Willie Nelson’s Country Throwdown Arrives in Ontario, California
Package shows and outdoor festivals have long been a way to revive and rev up careers in music spent on the road for long stretches of time. For Willie Nelson and his son, Lukas, this summer’s tour Country Throwdown affords them both this opportunity, respectively. Willie has long lost the ability to draw a capacity crowd to arenas throughout the country on his own. Instead, he has wisely shown up at county fairs and paired with other artists like Bob Dylan. As an artist he has made his mark during several eras of country and pop music over the last fifty years sometimes setting and sometimes shaping trends. With his earliest songs, “Crazy,” “Night Life” and “Funny How Time Slips Away,” in the early sixties, he gave such country legends as Patsy Cline and Ray Price great material to showcase their considerable vocal talents.
Along with Hank Williams he is among the few country songwriters who wrote songs that crossed over to the pop charts. He dared develop much of his own sound outside of the more conservative Nashville establishment of his day and brought a rock sensibility to stage persona, country playing and recording. Eventually this became known as the ‘Outlaw Movement,’ but what he and a handful of others including Waylon Jennings did during the 70’s ushered in a new era for country music and can now be considered an important landmark in the development of Americana music. He helped return the music to its roots. Like much of the best American music of the last century, he took it out of the hands of coorperate commercial calculations and returned it to its simplist and best form.
The success of 1975’s Redheaded Stranger in spite of being a stripped down acoustically based album, which some thought should only have been a demo at the time and paralleled rock’s punk movement, stunned the country music world of its day. Stranger was also one of the first and most successful country concept albums. In the late 70’s at a time when he could have gone with an artistic and commercial safety net, his risky album, Stardust, found the singer at his peak when against popular advice, he recorded an album of interpretations of jazz/pop standards from the 30’s and 40’s. Never had a country artist dare record songs by songwriters like Hoagy Carmichael and George Gershwin. The result was a much deserved Grammy for Album of the Year, again crossing over from country to pop charts. Today Willie has justifiably attained American Treasure status as an icon of our musical culture representing the best of our contemporary and historical heritage.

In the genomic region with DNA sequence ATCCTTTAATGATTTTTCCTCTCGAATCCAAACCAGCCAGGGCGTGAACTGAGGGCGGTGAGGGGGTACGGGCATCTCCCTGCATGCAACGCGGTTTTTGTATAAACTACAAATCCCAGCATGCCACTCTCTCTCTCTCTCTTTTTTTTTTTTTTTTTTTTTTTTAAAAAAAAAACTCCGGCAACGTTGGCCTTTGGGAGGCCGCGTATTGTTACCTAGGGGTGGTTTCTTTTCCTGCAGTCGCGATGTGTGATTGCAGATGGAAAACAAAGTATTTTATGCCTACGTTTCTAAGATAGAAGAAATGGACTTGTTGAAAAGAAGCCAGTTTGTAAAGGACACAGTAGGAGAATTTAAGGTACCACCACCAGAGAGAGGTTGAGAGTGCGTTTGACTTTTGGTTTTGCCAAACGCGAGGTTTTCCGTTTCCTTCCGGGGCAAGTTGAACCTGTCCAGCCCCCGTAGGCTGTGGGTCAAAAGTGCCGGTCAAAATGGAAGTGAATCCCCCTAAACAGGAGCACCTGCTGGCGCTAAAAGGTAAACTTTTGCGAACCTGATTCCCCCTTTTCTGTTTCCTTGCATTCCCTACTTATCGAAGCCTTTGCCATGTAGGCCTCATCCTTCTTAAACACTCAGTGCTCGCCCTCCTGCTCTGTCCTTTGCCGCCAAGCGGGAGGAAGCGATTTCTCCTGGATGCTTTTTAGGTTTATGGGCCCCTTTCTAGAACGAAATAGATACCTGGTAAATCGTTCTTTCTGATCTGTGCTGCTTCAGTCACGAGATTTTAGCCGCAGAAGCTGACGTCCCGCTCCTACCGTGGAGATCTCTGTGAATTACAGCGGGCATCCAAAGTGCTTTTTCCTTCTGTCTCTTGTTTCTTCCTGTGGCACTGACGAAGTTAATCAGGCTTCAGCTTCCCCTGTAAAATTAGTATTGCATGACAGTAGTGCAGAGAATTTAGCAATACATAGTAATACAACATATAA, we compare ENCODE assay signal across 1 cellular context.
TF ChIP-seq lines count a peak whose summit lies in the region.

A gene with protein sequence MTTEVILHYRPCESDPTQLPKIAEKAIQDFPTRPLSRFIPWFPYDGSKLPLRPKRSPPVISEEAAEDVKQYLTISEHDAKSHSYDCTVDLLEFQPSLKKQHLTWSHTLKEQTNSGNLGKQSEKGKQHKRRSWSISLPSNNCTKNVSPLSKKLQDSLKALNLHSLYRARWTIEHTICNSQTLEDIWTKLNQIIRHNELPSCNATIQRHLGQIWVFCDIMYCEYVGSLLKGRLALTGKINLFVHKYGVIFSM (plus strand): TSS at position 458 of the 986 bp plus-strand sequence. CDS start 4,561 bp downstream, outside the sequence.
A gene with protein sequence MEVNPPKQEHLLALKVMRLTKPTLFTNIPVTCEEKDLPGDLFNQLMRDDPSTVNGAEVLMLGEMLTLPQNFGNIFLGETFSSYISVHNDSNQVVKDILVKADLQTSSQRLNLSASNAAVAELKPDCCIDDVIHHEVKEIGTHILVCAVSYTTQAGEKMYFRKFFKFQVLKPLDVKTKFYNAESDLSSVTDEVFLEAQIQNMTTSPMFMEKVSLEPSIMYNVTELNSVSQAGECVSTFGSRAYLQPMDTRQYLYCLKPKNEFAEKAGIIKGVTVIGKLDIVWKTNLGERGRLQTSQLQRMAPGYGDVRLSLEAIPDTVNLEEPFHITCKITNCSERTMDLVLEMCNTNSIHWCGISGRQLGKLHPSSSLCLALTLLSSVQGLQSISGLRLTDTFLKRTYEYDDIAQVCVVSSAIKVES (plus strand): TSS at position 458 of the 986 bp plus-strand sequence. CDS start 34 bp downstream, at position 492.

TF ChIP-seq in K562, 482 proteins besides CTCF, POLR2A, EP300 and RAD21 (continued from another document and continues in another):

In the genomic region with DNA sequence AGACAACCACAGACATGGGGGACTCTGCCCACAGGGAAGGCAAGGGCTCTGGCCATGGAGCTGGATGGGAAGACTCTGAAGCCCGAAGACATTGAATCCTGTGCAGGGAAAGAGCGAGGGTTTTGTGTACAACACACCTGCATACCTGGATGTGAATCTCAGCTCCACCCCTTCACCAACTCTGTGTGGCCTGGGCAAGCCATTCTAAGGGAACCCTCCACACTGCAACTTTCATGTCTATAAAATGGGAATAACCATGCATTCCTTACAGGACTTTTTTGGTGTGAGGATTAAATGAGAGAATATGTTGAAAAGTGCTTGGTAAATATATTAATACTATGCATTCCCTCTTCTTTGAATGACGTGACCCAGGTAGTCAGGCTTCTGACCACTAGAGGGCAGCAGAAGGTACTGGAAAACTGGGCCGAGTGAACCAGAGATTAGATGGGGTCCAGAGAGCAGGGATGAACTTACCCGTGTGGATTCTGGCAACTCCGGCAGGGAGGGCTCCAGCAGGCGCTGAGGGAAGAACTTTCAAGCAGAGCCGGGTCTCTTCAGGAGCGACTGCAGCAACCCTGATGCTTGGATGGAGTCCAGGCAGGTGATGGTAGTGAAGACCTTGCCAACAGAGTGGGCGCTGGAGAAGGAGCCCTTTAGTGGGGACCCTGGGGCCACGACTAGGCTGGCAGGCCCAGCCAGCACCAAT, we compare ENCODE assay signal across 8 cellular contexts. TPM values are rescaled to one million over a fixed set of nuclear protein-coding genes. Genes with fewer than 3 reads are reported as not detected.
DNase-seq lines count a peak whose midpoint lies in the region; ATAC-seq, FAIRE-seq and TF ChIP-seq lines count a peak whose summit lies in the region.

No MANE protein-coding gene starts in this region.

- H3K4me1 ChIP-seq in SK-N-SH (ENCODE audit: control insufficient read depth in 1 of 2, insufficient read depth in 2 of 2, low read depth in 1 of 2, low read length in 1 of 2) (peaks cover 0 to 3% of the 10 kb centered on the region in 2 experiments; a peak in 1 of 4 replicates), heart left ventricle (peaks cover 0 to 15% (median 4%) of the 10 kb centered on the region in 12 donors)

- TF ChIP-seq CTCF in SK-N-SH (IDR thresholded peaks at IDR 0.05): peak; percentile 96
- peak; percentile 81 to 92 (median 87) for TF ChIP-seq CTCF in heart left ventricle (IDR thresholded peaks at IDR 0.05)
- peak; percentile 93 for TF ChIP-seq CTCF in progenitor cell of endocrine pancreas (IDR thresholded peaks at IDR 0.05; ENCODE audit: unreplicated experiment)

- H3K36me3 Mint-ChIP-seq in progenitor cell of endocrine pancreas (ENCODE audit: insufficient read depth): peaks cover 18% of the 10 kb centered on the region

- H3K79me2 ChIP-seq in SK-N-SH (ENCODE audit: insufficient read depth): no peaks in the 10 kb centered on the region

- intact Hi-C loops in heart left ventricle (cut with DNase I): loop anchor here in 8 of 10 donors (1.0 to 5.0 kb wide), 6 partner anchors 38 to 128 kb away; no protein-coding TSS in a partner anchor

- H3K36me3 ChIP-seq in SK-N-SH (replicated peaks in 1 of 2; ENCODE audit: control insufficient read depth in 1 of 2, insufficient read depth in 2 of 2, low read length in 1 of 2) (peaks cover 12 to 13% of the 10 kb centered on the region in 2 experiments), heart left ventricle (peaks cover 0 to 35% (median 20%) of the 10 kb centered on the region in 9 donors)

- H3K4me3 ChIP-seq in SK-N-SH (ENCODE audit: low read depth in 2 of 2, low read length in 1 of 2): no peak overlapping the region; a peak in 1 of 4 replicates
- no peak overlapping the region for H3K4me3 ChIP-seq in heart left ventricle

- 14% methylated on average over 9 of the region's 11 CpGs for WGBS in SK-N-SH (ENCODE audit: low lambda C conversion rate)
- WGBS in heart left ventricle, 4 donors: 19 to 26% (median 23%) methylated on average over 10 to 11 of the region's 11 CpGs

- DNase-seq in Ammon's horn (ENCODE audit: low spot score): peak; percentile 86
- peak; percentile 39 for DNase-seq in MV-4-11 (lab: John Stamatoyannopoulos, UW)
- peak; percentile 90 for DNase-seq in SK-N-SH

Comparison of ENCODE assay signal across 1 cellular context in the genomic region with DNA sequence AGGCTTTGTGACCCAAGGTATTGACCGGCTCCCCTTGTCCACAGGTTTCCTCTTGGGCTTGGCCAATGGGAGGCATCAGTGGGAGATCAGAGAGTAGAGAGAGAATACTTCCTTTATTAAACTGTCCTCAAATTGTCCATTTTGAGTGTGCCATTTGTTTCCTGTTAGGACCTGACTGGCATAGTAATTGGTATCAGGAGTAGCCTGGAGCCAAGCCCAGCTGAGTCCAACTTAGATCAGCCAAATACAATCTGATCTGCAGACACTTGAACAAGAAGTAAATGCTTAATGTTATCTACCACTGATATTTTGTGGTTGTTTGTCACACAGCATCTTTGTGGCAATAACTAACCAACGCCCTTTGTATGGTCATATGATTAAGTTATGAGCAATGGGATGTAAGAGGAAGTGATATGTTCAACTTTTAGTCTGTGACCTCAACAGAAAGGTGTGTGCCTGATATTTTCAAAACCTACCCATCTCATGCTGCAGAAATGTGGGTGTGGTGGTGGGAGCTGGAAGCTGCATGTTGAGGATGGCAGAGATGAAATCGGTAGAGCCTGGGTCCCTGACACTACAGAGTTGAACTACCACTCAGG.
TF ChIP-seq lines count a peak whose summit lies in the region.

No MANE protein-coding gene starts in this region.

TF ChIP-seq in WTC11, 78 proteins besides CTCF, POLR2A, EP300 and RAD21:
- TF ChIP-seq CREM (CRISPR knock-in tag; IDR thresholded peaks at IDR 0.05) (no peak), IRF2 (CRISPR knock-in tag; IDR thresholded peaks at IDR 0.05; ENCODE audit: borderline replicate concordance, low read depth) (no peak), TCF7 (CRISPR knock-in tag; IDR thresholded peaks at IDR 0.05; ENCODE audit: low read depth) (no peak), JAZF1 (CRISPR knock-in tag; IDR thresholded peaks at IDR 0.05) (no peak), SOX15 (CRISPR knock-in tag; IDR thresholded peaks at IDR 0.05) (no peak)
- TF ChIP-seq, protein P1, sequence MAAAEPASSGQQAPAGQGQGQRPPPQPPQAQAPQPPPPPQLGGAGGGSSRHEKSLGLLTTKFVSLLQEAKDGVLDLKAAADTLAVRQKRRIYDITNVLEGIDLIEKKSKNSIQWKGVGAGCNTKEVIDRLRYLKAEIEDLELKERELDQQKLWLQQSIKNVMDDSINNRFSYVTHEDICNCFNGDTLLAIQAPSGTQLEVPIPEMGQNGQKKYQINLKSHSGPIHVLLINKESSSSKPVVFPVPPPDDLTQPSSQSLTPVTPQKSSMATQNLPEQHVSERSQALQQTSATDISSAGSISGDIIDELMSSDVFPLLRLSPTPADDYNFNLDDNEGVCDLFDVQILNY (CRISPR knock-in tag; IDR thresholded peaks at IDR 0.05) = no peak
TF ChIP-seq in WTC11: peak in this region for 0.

Even though mainstream country radio was present at this week’s Throwdown in Ontario, California, you’re more likely to hear songs about Willie than to hear songs by Willie on their stations. Even so, Willie has found his place in the broader Americana music world and on more relevant muic outlets like XM. He has also been given well-deserved respect and accolades from the multitude of musicians he has influenced, everyone from Snoop Dogg to Nora Jones.
The 2011 Throwdown allows Willie to share the bill with current major country artists and bring his son along for the ride. Lukas has the golden opportunity to get on the stage and develop his persona, his music, his craft and his performing skills. And get on stage he does. Today, in addition to his own band, The Promise of the Real, he shared the stage sitting in with no less than four other bands including replacing the now retired Jody Payne on lead guitar in Willie’s family band.
As one of the acts opening the show outside the arena, Lukas stormed the stage with his own energetic brand of blues-rock and soulful country ballads. His stage antics resembles a young Pete Townsend more than his famous easy going father. He leaps, knees in the air and even plays with his teeth. But, this is not for effect and he’s certainly not on stage only because of his pedigree. He takes the stage and plays the guitar with a skill and passion reminiscent of Stevie Ray Vaughn. His songs are haunting, stirring and authentic closely resembling Willie’s best work without any sense of imitation. Songs like “The Sound of Your Memory,” perfectly illustrate this.